If you receive a call or email that claims to be from the California DMV or your credit card company about this fraud, be suspicious.

For the rest of the year, take the time to thoroughly look over all your credit card statements to see if there are any transactions that you did not make. Take special care to look for small transactions from retailers where you do not shop. It’s a common practice for thieves to test a stolen credit card before they try to make bigger purchases. They test the card by putting a small transaction on it to see if it will go through, so that they know the credit card is still active. They may do this by making a inexpensive music download purchase online, or buying a few snacks at a gas station or drugstore. While reviewing your statement, if you come across any charges that seem suspicious, be sure to immediately contact your credit card company with this information.

Follow this Story

The California DMV and law enforcement officials are still trying to determine exactly what took place. There should be quite a bit of new information that comes out about this in the coming days and weeks. Be sure to follow the story so that you will know exactly what type of data has been stolen and during what time period the data breach took place. By knowing exactly what information has been compromised you put yourself in a position where you can take charge of the situation. Being proactive by canceling your credit card right away should limit most of the the costs of resolving the situation which could end up being a lot more if you wait until fraud on your card has already occurred.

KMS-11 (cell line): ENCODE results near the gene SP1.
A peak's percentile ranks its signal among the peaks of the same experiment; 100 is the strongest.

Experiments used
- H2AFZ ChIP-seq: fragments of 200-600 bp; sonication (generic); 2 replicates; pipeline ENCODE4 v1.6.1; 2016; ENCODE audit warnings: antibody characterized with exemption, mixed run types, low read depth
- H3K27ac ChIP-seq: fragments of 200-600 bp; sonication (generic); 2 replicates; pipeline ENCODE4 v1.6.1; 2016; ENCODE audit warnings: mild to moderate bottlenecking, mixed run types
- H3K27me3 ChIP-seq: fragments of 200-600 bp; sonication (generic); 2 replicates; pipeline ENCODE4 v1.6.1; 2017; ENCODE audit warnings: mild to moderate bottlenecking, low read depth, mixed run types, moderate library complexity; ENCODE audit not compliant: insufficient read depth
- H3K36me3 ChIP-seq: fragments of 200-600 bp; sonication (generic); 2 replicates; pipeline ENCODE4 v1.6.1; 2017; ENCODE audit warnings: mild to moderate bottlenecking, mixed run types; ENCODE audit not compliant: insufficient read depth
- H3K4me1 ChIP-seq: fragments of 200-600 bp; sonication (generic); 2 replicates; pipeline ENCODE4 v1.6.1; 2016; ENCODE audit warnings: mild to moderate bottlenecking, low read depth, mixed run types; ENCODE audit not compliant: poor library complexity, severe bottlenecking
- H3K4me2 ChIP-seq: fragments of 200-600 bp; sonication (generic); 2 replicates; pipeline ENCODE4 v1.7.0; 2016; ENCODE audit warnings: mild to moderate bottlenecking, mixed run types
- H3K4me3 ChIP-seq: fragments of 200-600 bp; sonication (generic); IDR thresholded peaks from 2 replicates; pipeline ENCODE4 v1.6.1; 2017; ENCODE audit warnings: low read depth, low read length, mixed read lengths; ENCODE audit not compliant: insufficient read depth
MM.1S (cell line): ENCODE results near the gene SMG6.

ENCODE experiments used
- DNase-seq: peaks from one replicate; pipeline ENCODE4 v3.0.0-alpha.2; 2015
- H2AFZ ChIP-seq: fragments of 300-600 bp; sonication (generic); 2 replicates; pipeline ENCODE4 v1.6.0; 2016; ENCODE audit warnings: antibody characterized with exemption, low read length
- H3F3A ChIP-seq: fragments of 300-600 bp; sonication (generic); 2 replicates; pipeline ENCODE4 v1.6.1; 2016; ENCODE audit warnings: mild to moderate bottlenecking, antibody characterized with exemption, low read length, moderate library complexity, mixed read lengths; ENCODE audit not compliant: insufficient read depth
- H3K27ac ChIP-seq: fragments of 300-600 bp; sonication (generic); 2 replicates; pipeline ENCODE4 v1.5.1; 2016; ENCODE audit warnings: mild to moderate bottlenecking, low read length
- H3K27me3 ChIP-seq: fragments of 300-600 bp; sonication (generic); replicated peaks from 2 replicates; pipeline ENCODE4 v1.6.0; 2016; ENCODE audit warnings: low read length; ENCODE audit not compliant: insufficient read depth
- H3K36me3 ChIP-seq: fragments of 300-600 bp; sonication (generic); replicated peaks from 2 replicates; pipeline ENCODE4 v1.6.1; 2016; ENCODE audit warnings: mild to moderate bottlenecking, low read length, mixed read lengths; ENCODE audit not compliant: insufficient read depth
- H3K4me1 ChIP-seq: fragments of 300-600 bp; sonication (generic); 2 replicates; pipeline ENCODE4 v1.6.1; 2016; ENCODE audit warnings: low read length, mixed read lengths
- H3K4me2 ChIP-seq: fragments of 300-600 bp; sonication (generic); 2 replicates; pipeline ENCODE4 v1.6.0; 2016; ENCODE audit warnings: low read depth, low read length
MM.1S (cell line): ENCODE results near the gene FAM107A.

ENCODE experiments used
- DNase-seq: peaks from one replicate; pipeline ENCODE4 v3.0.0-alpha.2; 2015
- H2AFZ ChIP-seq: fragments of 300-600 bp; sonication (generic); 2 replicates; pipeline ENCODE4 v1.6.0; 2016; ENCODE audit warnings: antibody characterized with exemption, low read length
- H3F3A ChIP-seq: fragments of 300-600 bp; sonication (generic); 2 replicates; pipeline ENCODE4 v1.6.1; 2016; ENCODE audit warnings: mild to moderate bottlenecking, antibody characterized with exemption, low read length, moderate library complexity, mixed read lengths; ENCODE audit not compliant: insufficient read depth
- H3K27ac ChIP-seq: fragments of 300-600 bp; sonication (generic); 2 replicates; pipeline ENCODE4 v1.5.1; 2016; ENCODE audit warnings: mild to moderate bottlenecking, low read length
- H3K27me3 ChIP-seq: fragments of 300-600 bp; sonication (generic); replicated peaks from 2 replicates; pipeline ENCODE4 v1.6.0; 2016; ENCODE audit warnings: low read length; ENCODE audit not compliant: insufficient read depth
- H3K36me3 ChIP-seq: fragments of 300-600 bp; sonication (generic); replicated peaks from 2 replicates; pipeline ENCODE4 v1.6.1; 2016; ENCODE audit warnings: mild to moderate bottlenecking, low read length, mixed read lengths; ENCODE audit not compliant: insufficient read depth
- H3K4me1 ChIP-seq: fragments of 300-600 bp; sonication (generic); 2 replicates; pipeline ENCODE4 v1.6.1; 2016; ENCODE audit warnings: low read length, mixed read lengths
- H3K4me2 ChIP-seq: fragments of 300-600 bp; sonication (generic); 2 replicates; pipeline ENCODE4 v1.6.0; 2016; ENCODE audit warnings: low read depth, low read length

Pull Your Credit Report

If Federal agencies and the California DMV confirmed that credit card information was stolen from their system, you will want to take a look at all of your credit reports. In cases where credit card information has been stolen, you are able to obtain a free credit report from all three of the major credit reporting agencies (Equifax, Experian and TransUnion) under federal law. Review each of the credit reports to determine if there is any activity on them which is not yours. If you find any activity that appears to be fraudulent, report it to the appropriate credit reporting agency so that it can be immediately corrected.

Watch out for Scams

One of the worst aspects of any major fraud that makes the news is that there will be people out there who try to take advantage of this to take even more money from you. If you receive a call or email that claims to be from the California DMV or your credit card company about this fraud, be suspicious. Tell them that you will call them right back using the phone numbers listed on their website, not one that is given to you over the phone. Remember to never give out any credit card information to someone who has called you.

Also, do not click on links in e-mails that you receive that claim to be about this situation, or input any information into a website that is not official. Be aware the con artists may create websites to appear to be real so that they can get you to input valuable information that they can use.